“Scholarly” might not be the first adjective you’d associate with a lingerie company, but direct-to-consumer bra brand Cuup isn’t going for typical. “We’re pretty academic at Cuup,” Abby Morgan, the company’s co-founder told Business Insider in an interview.
So when the brand decided to eschew traditional influencer marketing, they took a route that would allow them to have the sort of complicated conversations that represent how women feel about the concept of femininity: an interview series they’d send straight to readers inboxes, via a newsletter. They decided to call it BodyTalk, and it would feature conversations with interesting women, “not influencers, not celebs,” Morgan said, “but, who’s the doctor in Ohio who has an extremely interesting story to tell — can we give her a platform?”
Newsletters are having a moment. Over the last few years, more and more writers and journalists have left traditional media outlets, struck out on their own, and brought their audience with them. With newsletters, writers can reach subscribers right in their inbox, helping them establish a deeper connection with their readers, and platforms like Substack and Patreon enable them to generate income through these superfan subscribers. Savvy retail brands like Cuup have capitalized on the trend too, taking email, a marketing format as old as time itself, and using it as a place to showcase content instead of promote sales.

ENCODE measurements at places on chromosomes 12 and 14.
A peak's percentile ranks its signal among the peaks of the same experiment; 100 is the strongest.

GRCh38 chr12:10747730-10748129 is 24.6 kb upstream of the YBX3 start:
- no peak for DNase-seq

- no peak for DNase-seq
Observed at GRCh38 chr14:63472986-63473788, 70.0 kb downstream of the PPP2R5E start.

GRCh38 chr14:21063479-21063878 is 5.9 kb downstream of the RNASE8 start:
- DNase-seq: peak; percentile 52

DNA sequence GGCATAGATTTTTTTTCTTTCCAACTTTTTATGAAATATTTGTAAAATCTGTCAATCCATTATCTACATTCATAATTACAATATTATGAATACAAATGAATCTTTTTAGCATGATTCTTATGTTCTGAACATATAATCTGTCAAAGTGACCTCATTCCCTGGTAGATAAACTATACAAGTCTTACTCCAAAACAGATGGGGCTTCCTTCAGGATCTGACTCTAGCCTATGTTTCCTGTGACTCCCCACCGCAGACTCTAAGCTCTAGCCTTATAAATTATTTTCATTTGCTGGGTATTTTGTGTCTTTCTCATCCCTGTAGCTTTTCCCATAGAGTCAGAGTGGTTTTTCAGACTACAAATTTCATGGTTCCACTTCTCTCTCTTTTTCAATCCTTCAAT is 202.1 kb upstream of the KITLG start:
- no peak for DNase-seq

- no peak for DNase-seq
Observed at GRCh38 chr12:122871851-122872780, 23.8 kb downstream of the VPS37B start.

With newsletters, brands are using email to become content creators and curators themselves, without needing to buy ads or work with publishers to get their content seen.